Management plan
Forest Economy
Logging planification document that specifies the goals to be achieved, the means implemented and the management methods. Its duration depends on the forest's potential. Articles 55 and 56 law 16-2000 of 20 November 2000 and art. 24 decree 2002-437 of 31 December 2002.
Commercial, credit and real estate register
Proof of the company's legal existence (Registration with the Ministry of Commerce). In the event of an appointment, dismissal or resignation of company directors. Articles 98 and 97 of the OHADA uniform act on commercial companies.
Professional merchant card
Authorisation to exercise the profession of merchant Art. 1, decree no. 2008-446 of 15 November 2008
CNSS registration certificate
Work and safety
In the event of a modification, renewal or termination Art. 172 law no. 004/86 of 25 February 1986, social security code. Articles 18 and 40 law 19-2005 of 24 November 2005
Declaration of existence
In the event of a closure, transfer, relocation, reopening and more generally any change affecting the company Art. 181 law no. 45/75 of 15 March 1975. Art 1 decree no. 3020/IGT/LS of 29 September 1953.
Authorisation of overtime by the departmental labour directorate
Work and safety
It may be renewed on condition that an application is submitted two months beforethe expiration of the current one. Valid 6 months Art. 10 decree 78-361 of 12 May 1978.
Customs commissioner accreditation
Registration of the company with the Ministry in charge of customs Articles 110 and 111 of the CEMAC customs code.
Receipt of payment
Proof of payment. Art. 33, decree no. 2004-30 of 18 February 2004. Art. 134 of the CEMAC customs code. Articles 461, 462 and 463 of the general tax code, volume I.
To be obtained prior to 31 March Valid 1 year Articles 277 and 314 of the general tax code (volume I).
Register of taxes/payment receipts
Register of forest tax payments, due upon the issuance of the logging authorisation. Art. 124 to 124b of the general tax code, volume I. art. 87 law 16-2000 of 20 November 2000.
Phytosanitary certificate
Certificate that justifies product compliance, following the quality control. Valid 3 years Articles 3 and 8 decree 1.142 of 12 June 1945.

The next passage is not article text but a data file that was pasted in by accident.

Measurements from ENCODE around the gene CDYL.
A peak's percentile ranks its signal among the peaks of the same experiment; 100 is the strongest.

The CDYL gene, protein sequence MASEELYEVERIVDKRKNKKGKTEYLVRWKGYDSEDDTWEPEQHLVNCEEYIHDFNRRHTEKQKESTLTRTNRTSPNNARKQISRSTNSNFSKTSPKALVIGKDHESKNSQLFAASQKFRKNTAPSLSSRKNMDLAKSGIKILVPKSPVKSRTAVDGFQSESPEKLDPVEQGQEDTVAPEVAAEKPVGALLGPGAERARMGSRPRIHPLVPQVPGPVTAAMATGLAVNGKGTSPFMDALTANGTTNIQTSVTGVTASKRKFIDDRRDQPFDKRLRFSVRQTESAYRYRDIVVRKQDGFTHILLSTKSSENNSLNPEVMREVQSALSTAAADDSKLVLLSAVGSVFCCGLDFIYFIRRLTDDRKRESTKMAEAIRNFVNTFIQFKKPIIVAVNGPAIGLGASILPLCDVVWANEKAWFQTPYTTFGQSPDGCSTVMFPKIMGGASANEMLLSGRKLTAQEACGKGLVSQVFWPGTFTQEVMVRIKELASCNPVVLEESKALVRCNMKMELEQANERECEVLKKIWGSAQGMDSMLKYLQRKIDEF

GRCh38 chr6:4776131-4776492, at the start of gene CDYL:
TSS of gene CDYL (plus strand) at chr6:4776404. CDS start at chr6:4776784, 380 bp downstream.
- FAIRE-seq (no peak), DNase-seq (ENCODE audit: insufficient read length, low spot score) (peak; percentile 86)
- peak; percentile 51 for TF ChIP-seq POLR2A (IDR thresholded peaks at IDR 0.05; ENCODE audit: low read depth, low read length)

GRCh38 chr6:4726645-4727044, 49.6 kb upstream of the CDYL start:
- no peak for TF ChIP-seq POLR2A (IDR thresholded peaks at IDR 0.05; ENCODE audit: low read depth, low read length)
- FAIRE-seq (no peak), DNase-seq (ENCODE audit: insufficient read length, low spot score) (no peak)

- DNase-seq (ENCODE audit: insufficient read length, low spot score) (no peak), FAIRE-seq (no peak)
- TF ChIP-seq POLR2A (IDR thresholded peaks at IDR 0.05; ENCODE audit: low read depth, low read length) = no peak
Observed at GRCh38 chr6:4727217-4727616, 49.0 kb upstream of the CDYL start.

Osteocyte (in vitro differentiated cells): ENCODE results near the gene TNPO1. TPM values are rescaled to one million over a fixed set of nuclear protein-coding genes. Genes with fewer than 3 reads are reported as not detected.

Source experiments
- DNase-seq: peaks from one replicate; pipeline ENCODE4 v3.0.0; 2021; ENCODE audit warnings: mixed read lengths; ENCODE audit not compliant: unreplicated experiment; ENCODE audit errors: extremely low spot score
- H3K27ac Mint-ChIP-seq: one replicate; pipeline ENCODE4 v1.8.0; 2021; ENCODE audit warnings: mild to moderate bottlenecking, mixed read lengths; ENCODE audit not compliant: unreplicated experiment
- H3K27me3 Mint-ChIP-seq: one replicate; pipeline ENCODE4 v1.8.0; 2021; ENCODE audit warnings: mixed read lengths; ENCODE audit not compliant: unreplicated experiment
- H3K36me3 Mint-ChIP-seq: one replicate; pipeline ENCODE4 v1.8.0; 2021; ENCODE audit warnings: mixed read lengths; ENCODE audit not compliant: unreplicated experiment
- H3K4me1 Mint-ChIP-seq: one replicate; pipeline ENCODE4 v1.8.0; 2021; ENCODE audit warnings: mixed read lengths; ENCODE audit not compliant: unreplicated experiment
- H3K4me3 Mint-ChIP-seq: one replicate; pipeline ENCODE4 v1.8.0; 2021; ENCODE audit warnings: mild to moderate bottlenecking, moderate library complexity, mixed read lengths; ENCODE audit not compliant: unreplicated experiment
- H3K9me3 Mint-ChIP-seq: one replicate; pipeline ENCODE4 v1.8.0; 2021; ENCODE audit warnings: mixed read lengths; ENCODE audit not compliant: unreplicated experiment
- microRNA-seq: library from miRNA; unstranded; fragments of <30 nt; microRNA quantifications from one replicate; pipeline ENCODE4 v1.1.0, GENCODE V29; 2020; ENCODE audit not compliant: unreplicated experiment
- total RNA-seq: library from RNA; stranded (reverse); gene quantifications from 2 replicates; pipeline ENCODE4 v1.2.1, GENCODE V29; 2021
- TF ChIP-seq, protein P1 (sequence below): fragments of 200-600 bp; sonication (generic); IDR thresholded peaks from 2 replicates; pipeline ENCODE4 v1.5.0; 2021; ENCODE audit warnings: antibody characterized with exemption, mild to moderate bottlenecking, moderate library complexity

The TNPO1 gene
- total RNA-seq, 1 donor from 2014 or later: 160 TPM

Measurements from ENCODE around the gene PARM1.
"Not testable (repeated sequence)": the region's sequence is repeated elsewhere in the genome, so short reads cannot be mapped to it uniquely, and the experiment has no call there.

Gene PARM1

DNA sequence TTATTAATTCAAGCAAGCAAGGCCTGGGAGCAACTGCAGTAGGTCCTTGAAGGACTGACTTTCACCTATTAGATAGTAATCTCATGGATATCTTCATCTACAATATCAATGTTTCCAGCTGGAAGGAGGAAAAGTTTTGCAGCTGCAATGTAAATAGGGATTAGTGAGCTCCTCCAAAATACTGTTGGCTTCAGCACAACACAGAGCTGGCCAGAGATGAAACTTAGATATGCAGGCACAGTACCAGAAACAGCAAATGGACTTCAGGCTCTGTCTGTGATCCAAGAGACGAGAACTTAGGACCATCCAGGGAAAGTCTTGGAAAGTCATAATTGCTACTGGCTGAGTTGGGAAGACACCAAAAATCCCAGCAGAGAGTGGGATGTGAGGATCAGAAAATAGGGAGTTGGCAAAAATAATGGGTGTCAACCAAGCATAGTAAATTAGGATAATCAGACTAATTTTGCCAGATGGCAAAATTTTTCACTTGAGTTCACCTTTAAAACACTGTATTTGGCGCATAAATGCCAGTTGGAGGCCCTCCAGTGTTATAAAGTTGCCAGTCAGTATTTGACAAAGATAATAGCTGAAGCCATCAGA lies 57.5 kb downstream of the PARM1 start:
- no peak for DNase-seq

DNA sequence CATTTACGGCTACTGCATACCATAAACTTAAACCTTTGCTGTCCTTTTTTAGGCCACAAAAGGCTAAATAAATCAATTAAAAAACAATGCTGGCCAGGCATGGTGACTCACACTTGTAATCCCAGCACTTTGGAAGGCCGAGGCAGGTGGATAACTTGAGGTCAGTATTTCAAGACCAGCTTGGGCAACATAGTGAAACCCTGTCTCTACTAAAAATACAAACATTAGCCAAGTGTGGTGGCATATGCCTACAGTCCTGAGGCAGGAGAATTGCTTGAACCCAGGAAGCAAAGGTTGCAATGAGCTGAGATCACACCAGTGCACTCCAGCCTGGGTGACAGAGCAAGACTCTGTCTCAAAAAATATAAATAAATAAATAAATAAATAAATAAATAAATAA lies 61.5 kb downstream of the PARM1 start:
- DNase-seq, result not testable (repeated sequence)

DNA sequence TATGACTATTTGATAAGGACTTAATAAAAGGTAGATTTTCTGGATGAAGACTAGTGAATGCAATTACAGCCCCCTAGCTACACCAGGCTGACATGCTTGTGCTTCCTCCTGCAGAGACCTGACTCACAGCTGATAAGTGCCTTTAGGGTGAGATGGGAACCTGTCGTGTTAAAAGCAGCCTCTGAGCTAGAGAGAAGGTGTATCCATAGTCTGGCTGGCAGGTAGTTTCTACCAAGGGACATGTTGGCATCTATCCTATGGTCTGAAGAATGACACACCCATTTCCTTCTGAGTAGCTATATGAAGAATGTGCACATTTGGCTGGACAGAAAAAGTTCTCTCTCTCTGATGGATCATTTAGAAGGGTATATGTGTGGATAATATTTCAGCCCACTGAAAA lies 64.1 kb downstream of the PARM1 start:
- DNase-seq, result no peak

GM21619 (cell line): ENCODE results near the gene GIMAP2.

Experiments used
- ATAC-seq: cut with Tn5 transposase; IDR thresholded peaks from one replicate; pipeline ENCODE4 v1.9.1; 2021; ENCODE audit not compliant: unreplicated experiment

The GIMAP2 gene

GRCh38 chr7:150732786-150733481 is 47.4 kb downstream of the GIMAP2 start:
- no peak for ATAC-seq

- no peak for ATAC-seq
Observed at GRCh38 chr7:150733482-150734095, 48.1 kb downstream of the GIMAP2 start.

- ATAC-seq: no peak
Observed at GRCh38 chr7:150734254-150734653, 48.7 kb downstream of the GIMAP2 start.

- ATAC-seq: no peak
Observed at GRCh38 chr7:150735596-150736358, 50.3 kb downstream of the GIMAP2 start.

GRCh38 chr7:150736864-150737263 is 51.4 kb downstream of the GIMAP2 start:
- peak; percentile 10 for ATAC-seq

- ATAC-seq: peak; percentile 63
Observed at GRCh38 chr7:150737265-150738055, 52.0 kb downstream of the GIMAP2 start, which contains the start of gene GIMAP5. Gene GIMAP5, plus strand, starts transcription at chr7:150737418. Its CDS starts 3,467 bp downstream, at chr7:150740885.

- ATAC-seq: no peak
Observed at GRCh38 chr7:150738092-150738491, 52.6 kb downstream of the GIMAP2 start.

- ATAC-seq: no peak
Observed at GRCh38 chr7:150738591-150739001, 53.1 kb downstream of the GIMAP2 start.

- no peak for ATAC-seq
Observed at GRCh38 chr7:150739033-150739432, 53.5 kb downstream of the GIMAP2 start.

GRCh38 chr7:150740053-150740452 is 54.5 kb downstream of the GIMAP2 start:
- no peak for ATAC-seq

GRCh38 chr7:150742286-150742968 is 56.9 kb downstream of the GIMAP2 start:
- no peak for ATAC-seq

Car registration card
Document indicating the vehicle's registration number and the administrative district where the vehicle is registered Articles 2 and 3 decree 2003-61 of 6 March 2003; - Articles 10 and 11 decree 2844 of 12 April 2005.
Transport authorisation
Authorisation to exercise the transport profession. Valid 1 year Art. 5 decree 90/135 of 31 March 1990, articles 1 to 4 of the CEMAC navigation code.
Transport authorisation/operating authorisation
Registration with the Ministry of Transport Ref. TT: articles 1 to 9 decree 5694 of 17 September 2001; ref. digenaf: decree no. 2010-337 of 4 June 2010.
Vehicle technical inspection certificate
Proof that the vehicle inspection has been carried out. Valid 6 months Articles 1 to 24 decree no. 11599 of 15 November 2004; art. 23 of the CEMAC community highway code; art. 4 annex 9.5 of the CEMAC navigation code.
Order of approval of the staff of the company's social-health centre
Registration of the company with the Ministry of Health Art. 12 Order no. 9033/MTERFPPS/DGT/DSSHST of 10 December 1986.
Ministry of Health order authorising the exercise of the profession
Authorization for the establishment and opening of a medical-social centre Art. 2 decree no. 3092 MSP/MEFB of 9 July 2003 Art. 9 decree no. 9030/MTERFPPS/DGT/DSSHST of 10 December 1986.
Court decision
It can be replaced by the "Certificate of Non-Bankruptcy". Articles 33 and 53 of the OHADA uniform act on commercial companies.